Question for The Psychology of The Artful Mind by Carmelo Cali (REVIEW)

Article Review: Question for The Psychology of The Artful Mind 

The article discusses the role of psychology in arts by rationalizing “Arnheim’s Puzzle” to solve the problem of perception between artists, beholders and critics. It states that the existing psychological theories of art do not explain well the observable variability of art. This author defined “Arnheim’s puzzle” as a situation where “the firm scientific basis and the interest in artworks of various styles, genre, and age are not sufficient for it to give a comprehensive account of art and cognition.” How research in the psychology of art is being conducted also affects the prospect of teaching it.

Article Review: Question for The Psychology of The Artful Mind

Three research strategies to deal with the problems of psychology are mentioned. After explaining The New Experimental Aesthetic, Gestalt Psychology and Cognitive Psychology, it could be concluded that the author intended to direct the discussion in the third research strategy since it observes the communication between artists, beholders and critics through art.

The article discusses art as a source of variability since Arnheim encourages psychologists  to observe the production and perception of artworks instead of talking about art conventionally. It explains artistic experiences from Saturn Devouring His Son (1819-1823) by Francisco Goya, Saint Onuphirus by Jusepe de Ribera and other works such as Le Déjeneur en fourrure (1936). At this point, we are led to realize that works of art do not only refer to "beauty" and to understand the variability which occurs in the process of presenting works we need to look back to the history of art to identify the dimensions of variability the scientific domain need to have. 

It’s divided into 2 aspects, the first one is the history of arts which includes (a1) Artists (as the bearers of iconographic and stylistic change), (b1) Works (under the respect of established or new stylistic types within well-defined genres) and (c1) Judgement (from both experienced and naïve beholders with the latter embed canonical or groundbreaking representational conventions). The second one is the corresponding dimension of psychological domains which (a2) is related to the ability of artists to transform their ideas into visual works with certain symbolizations which truly representative, (b2) regarding the ability of artists to master techniques in creating works and (c2) about how the ability possessed by observers in interpreting works of art in its “mode of appearance”.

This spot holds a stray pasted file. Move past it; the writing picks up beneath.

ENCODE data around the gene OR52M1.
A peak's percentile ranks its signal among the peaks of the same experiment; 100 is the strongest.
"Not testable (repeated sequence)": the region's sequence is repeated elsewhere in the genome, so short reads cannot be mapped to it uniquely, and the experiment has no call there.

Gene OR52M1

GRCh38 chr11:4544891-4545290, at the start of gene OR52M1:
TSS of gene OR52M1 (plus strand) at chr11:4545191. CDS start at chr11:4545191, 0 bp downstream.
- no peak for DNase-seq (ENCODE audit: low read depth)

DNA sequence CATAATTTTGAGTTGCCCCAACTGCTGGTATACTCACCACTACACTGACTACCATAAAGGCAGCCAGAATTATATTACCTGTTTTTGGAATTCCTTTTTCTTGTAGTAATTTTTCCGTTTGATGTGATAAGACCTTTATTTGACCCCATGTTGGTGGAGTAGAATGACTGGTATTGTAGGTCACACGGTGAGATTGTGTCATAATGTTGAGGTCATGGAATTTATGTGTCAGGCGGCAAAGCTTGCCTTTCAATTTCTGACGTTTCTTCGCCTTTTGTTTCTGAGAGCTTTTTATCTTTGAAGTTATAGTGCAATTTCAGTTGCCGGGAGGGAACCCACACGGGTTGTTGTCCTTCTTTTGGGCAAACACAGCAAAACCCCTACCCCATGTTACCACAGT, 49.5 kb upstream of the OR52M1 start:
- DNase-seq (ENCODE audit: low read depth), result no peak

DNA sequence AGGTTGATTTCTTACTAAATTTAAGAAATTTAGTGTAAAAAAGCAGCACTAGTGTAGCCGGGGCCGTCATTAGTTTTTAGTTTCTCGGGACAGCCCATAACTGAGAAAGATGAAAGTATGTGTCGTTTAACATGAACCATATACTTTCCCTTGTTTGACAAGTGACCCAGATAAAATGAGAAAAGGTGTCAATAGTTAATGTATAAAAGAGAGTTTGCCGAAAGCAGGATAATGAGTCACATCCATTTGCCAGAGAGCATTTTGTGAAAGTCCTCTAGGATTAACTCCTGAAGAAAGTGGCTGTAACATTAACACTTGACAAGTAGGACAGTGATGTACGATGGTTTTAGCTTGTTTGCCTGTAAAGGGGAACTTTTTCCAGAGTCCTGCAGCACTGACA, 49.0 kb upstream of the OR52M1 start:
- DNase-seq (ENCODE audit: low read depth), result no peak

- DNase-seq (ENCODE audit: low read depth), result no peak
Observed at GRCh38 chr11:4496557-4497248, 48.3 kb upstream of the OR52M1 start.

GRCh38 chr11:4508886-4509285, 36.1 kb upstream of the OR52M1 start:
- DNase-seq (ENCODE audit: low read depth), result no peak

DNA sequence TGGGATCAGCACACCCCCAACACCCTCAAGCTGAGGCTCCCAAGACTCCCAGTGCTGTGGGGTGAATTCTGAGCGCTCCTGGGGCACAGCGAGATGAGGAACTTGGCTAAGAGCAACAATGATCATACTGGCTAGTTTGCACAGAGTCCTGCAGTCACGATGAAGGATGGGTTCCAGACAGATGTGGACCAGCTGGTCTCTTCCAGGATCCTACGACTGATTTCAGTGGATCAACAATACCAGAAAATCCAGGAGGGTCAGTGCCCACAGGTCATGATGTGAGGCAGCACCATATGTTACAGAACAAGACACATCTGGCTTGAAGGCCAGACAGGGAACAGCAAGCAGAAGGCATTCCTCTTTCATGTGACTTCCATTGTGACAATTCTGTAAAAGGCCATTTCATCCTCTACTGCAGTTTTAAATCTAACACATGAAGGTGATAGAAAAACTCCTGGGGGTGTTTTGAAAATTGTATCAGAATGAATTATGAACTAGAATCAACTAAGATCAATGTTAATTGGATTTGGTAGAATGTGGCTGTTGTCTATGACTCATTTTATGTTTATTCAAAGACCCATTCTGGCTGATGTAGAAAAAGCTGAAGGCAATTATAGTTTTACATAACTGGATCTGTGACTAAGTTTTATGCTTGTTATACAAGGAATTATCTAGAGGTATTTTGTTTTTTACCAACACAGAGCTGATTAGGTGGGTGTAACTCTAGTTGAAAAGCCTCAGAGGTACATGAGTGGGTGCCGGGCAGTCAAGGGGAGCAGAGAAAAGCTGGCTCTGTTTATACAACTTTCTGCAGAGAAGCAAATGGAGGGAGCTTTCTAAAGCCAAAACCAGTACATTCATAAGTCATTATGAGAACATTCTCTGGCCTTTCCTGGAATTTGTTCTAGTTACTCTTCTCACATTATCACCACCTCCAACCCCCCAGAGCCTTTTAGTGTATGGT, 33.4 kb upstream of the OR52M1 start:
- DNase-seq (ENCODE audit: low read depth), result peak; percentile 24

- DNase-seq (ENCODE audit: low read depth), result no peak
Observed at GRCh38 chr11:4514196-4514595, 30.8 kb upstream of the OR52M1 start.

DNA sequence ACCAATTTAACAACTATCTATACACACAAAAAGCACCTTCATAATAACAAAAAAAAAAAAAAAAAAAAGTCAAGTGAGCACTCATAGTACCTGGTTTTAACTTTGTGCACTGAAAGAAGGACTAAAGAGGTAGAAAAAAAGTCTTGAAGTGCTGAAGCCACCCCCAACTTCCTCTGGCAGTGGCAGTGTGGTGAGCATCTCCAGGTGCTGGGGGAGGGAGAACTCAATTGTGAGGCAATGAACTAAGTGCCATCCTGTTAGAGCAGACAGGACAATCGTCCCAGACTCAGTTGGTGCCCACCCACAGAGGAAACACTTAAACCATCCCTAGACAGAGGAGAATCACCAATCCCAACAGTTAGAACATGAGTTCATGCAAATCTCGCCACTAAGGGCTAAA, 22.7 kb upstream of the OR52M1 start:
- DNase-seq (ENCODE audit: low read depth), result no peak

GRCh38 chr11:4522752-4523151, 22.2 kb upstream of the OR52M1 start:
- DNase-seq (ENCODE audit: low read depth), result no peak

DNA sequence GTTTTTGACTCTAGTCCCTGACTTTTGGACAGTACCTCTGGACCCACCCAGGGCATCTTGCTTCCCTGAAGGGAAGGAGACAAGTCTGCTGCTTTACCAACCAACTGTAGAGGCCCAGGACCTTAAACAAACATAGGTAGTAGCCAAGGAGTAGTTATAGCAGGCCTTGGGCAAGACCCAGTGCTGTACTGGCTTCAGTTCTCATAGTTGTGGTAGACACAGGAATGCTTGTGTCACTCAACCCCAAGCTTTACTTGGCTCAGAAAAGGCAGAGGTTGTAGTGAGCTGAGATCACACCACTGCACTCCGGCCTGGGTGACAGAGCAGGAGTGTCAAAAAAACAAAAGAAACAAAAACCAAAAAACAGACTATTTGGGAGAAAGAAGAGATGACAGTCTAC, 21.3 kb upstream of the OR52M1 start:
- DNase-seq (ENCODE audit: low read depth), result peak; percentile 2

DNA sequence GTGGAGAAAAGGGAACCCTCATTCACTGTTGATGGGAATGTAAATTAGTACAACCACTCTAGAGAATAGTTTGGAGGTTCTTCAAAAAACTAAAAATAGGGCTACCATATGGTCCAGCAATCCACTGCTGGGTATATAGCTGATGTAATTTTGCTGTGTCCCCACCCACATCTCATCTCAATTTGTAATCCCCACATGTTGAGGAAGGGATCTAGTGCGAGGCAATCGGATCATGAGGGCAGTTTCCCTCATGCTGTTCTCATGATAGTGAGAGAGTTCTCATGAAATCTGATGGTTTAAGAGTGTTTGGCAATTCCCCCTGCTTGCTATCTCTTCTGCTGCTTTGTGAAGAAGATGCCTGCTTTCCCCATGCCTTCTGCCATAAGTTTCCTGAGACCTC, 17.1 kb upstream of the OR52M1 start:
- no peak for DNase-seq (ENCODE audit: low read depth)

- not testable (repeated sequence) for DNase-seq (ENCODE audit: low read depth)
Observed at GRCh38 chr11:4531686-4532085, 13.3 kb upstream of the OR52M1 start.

The author describes several issues in the cognitive paleoanthropology of art. The author explains that cognitive capacity gives birth to something called "cognitive markers" which are related to the ability to think abstractly, innovate, and so on. Some examples of cognitive markers of art include the Transitional Period (45,000-35,000 years ago) regarding Aurignacian Technology where it is known that humans began to make objects such as hand tools with certain decorative elements as the identity of the group (the emergence of figurative art, signs and images). Other findings were long wooden spears at the Schöningen site 400,000 years ago, flutes derived from animal bones found in various places from France, Slovenia, and Germany 53,000-40,000 years ago and depictions of hand stencil motifs in Spanish caves 64,000 years ago. Those examples show that there is a relation between how perception combined with cultural modernity will produce an artefact which is adapted to solve the problems that existed at that time.

In settling Arnheim’s puzzle, we need to understand the explanation regarding the archaeological records as an important perspective on how humans used to apply artistic elements to their tools based on the natural and social references that happened in ordinary life. It helps us to understand how the perceptual modules of the cognitive capacities “imply subserve the aim of making a representation perceivable in surfaces and volumes, by altering the perception one would have of them in ordinary experience so that whoever perceives the representation recognizes its mode of appearance as meaningful as its subject matter”. The subject matter is the artwork itself. 

We perceive it as the composition: the arrangement of boundaries, shapes, colours, textures, and motion clues, through which beholders recognize something else from the medium, namely a represented figurative scene or an abstract pattern. Example of art based on composition is Trompe l’oeil paintings and frescos or Canova’s polished sculptures. Mode of appearance is perceived as the effect of one or more transformations operated on its surfaces and volumes. 

An example of art based on the mode of appearances happened at the Bauhaus with the treatment of surfaces of various materials utilizing different tools. It could be simplified that the solution to the problem with the perception of artwork discussed in this article is by letting some characteristics of the medium used in it be left unaltered so the material could have the power of representation in the artwork instead of wholly altered without any intrinsic meanings left.

This discussion responds to the claims Arnheim made about the state and the prospects of the psychology of art. Those claims could be seen as a warning against the tendency to cling to conventional concepts of art or to derive the constructs and the variables of the psychology of art from general principles instead of addressing the questions that arise from the variability of the phenomena of art’s production and experience. The author encourages researchers to get into the subject matter of art to explore more specific phenomena and findings which could develop theories competing with the conventional and general.

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